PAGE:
Insights Blog

How doing ‘nothing’ helps this Exasolian be more sustainable

IAmChange - Jakob - Exasol

This blog is part of our ‘I am Change’ series, in which we feature members of the Exasol team making conscious decisions to change their behaviors and live more sustainably. This week, Jakob Braun.

Exasol Junior Software Engineer Jakob Braun is a very modest, self-effacing guy. When we asked him about what he is doing for the environment, his first thought was ‘nothing’. But by most people’s standards, this couldn’t be further from the truth. 

“When I really think about it, I guess I probably am doing quite a lot, but I just don’t think of it anymore as doing it for the environment. I’m just doing it for myself. Take a small thing like traveling by train rather than driving when I go camping.

On the surface that looks like an environmentally driven decision that for many people would add unnecessary logistical complexity to their holiday. For me, once I’ve worked the details out and after I got some practice, it became the new normal. Now, I would no longer want to drive for eight stressful hours on busy roads just to relax.”

Where it began

Jakob’s sustainability journey began during a sailing trip to the Netherlands, organized by German environmental youth organization NAJU, where he met and was inspired by lots of environmentally motivated people with exciting ideas.

“After this holiday I started to campaign for NAJU and joined a number of different work groups. If you’re interested in learning more about anything to do with sustainability and the environment, I would totally recommend doing the same – be it with NAJU or one of the many other organizations around the world who do similarly great work. I met so many great people – including my girlfriend – and learned so much that I try to put in practice today.”

Repair and re-use

One of the core principles Jakob lives by is a belief that buying brand new things uses precious resources.

“Regardless of how environmentally sound a producer or seller appears to be, producing anything creates Co2 emissions, trash, environmental distortion, et cetera. Of course, I can’t exist in society without buying any products, but at those times when I do need to purchase something I always work through a simple thought process and ask myself the following questions: Can I repair the old one? Do I need it? Really? Can I build it myself? Can I buy it used, for example, from a local online marketplace?”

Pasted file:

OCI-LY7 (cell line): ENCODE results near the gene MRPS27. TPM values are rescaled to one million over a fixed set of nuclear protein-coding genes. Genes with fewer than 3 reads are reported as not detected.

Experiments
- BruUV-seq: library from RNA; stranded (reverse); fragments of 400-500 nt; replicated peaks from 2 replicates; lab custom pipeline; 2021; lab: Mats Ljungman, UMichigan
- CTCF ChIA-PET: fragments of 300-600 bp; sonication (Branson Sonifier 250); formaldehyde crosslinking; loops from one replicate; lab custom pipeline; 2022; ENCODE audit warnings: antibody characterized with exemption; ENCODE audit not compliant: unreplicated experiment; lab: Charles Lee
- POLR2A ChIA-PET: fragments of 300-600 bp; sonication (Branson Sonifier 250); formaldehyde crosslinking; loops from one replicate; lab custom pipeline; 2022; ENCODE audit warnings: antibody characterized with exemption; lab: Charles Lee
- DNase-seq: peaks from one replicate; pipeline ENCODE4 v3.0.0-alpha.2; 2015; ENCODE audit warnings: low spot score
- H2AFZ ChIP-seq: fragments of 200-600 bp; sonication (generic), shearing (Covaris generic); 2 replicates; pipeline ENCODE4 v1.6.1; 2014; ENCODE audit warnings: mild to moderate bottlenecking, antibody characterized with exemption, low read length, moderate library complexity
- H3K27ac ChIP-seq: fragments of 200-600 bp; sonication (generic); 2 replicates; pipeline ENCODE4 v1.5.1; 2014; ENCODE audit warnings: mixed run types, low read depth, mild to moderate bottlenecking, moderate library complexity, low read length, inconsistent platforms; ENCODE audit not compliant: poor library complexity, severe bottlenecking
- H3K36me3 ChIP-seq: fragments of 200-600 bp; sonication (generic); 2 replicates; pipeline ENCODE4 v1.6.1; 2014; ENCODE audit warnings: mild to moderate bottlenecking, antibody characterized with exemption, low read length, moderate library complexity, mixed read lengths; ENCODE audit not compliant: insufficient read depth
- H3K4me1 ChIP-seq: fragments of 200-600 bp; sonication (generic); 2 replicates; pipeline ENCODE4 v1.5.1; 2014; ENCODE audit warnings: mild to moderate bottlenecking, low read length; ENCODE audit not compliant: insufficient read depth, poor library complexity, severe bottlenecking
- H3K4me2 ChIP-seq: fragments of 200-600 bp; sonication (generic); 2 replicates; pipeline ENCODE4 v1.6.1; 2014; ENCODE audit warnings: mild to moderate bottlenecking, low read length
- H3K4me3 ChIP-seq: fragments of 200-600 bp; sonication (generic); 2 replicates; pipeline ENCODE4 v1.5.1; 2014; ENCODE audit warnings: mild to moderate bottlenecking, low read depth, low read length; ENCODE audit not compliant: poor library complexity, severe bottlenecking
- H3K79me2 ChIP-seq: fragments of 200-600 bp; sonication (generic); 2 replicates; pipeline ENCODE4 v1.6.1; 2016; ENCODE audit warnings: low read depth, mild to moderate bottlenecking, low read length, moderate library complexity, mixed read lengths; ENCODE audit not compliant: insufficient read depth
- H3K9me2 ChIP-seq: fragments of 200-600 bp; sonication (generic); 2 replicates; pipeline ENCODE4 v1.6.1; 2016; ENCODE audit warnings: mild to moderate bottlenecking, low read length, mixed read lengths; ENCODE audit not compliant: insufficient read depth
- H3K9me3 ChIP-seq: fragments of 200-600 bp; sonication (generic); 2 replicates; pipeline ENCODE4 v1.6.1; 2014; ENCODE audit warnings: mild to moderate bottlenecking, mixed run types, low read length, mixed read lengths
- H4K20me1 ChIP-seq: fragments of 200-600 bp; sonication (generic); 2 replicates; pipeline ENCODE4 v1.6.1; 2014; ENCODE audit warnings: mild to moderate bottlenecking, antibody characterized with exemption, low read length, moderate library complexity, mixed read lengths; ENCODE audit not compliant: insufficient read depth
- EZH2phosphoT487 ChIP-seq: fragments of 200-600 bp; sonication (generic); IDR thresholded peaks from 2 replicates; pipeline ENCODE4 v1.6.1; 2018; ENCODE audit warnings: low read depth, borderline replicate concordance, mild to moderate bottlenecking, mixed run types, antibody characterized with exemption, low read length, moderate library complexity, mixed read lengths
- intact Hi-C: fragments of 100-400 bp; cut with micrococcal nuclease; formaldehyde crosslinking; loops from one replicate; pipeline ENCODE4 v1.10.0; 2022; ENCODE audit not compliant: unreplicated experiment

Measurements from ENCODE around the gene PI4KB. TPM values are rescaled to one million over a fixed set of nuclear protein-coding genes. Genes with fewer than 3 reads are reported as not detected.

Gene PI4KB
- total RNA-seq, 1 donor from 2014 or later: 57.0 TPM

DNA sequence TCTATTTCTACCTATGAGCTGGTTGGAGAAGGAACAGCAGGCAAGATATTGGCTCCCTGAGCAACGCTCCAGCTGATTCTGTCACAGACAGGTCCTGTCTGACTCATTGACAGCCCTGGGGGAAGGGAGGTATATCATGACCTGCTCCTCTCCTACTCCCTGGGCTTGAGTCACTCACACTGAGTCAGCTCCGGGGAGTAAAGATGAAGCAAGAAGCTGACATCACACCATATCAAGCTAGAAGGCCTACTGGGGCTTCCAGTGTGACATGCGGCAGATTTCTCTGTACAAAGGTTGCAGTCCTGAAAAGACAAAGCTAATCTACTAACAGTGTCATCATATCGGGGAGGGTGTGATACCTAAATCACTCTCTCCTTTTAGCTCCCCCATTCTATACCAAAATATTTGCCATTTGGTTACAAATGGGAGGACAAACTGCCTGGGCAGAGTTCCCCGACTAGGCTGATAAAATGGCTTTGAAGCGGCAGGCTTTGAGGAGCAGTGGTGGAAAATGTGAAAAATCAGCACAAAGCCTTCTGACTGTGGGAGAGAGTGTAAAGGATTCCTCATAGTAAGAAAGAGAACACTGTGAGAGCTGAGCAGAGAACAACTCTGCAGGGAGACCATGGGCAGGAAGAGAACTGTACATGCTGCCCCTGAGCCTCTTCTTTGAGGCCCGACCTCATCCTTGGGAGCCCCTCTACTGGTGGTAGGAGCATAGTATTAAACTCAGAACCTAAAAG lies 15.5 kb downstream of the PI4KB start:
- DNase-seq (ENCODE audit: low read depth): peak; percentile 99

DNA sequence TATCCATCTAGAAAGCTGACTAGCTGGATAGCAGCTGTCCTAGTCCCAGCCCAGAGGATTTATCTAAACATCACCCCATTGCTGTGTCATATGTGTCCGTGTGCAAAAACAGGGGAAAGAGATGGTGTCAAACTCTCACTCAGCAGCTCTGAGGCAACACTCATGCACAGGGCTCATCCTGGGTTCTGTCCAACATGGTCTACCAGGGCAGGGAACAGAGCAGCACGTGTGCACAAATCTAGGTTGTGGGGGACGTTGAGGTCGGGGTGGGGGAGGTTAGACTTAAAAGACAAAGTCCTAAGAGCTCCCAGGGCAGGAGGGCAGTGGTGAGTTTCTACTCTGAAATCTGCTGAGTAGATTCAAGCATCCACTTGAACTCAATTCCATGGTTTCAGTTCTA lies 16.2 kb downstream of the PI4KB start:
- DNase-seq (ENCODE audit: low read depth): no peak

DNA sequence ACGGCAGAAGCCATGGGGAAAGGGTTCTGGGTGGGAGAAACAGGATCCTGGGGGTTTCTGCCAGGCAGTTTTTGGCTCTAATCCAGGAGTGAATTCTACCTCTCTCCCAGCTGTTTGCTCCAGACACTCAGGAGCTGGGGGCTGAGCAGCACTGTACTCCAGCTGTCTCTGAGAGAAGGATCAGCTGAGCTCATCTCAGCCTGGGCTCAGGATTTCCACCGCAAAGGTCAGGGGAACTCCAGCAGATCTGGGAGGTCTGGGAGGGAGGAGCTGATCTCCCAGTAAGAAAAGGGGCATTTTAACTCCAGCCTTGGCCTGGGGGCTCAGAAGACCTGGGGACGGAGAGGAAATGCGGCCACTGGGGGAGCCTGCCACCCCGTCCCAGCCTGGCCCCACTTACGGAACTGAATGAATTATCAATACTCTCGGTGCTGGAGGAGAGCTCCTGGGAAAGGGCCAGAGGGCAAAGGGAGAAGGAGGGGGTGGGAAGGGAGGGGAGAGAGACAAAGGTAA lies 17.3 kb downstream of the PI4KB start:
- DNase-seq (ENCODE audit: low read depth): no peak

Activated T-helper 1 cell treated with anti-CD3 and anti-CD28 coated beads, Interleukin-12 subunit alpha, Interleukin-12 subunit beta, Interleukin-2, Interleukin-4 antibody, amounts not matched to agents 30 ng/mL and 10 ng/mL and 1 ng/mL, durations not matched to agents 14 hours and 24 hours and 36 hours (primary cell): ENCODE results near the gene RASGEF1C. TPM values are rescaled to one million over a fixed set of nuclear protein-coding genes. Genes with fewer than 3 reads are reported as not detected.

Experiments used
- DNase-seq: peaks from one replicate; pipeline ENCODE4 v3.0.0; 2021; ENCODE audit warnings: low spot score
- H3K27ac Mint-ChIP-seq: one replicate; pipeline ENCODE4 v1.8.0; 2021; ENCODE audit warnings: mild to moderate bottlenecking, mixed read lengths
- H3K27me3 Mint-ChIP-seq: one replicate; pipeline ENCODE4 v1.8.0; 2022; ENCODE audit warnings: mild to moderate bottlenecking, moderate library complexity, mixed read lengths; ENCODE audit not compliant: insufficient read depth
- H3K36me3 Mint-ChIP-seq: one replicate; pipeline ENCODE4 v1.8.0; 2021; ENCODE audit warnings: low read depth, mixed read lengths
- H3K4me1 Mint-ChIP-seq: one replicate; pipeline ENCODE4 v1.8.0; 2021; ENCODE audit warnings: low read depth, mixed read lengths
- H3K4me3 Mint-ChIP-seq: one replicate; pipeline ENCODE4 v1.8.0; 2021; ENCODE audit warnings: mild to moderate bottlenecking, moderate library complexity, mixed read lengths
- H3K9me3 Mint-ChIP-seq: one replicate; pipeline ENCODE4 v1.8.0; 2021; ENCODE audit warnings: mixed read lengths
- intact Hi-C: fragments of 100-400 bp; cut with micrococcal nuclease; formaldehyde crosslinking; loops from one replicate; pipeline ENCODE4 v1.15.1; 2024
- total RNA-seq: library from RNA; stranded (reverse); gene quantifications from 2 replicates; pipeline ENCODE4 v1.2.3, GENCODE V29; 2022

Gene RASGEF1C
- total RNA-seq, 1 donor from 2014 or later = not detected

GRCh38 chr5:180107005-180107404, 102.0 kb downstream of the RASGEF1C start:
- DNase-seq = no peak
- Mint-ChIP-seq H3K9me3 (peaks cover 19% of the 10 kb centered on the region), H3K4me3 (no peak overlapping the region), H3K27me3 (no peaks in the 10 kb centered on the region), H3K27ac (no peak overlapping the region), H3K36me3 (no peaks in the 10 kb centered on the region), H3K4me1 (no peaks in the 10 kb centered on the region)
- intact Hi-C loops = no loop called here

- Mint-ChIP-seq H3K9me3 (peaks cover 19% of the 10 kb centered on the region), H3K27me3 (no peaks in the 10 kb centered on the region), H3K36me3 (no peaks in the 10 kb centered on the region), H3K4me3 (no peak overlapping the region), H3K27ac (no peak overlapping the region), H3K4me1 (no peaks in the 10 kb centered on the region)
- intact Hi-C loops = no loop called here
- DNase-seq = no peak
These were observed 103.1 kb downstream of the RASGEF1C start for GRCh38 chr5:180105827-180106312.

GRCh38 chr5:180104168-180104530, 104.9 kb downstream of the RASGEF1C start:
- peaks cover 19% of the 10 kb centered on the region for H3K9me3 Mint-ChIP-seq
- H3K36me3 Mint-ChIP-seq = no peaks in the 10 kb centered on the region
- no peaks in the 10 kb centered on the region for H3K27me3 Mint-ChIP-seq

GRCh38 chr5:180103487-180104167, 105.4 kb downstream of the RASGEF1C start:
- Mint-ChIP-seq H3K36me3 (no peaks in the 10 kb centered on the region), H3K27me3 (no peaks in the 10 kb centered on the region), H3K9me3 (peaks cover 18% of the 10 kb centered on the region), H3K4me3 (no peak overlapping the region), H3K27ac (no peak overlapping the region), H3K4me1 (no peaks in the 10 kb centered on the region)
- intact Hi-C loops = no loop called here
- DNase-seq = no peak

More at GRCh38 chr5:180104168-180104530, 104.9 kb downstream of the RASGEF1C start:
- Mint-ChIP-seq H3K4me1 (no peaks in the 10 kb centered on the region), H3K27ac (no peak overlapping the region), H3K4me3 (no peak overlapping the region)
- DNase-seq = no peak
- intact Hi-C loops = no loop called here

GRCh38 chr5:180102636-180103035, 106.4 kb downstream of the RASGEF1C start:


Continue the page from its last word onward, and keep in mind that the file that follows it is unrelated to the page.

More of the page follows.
If Jakob’s conclusion is that he really does need to buy the item new, then he’ll do the research and find the highest quality he can afford and look for organic and fair-trade options wherever possible.

“I’m pretty serious about building a lot of things myself, too. My girlfriend and I recently built a sofa from old beams and mattresses we bought secondhand. I did need a few new material and resources, but my thinking is that if I build it and it breaks, I’ll want to repair it so won’t throw it away in a few years because I’ll still be proud of it.”

When it comes to getting rid of things he no longer needs, Jakob is equally as frugal.

“Basically, even if you no longer want something, there will always be somebody out there who needs it. Not always, but my view is that you should at least try. For example, that old mattresses I upcycled was useless for sleeping on, but ideal for my sofa project. So, in return I also try to sell everything I want to throw away. If it’s worth nothing, I’ll give it away for free. That’s still a lot better than throwing it away, especially as I don’t have a car which makes it quite challenging to take bigger items to the recycling yard.”

Jakob at home with his upcycled sofa.

Start by doing something

So, what advice does Jakob offer to anyone thinking of following in his footsteps?

“Reducing your environmental footprint is a really difficult task. It’s easy to give yourself analysis paralysis and achieve nothing. There have been many times when I’ve adopted an idea for quite a while until I’ve realized it probably has other issues that I hadn’t considered at the time. My biggest tip is that technical solutions usually have a lot of hidden aspects, but reducing and reusing don’t. They’re much simpler.”

Ultimately, Jakob Braun feels there is so much we can collectively do.

“My best advice is start doing something small and just keep adding to and improving it. Nobody or nothing is ever perfect, so don’t set unrealistic goals and always try and enjoy the small successes and gains.”